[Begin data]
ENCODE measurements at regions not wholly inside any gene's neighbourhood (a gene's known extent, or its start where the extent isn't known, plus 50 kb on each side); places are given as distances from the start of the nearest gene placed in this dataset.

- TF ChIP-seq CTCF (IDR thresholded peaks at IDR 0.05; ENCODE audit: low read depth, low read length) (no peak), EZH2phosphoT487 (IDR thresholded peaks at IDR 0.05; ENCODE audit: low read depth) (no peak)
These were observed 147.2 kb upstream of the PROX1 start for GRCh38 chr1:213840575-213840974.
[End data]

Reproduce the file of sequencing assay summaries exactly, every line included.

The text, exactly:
ENCODE measurements at regions not wholly inside any gene's neighbourhood (a gene's known extent, or its start where the extent isn't known, plus 50 kb on each side); places are given as distances from the start of the nearest gene placed in this dataset.

- TF ChIP-seq CTCF (IDR thresholded peaks at IDR 0.05; ENCODE audit: low read depth, low read length) (no peak), EZH2phosphoT487 (IDR thresholded peaks at IDR 0.05; ENCODE audit: low read depth) (no peak)
These were observed 147.2 kb upstream of the PROX1 start for GRCh38 chr1:213840575-213840974.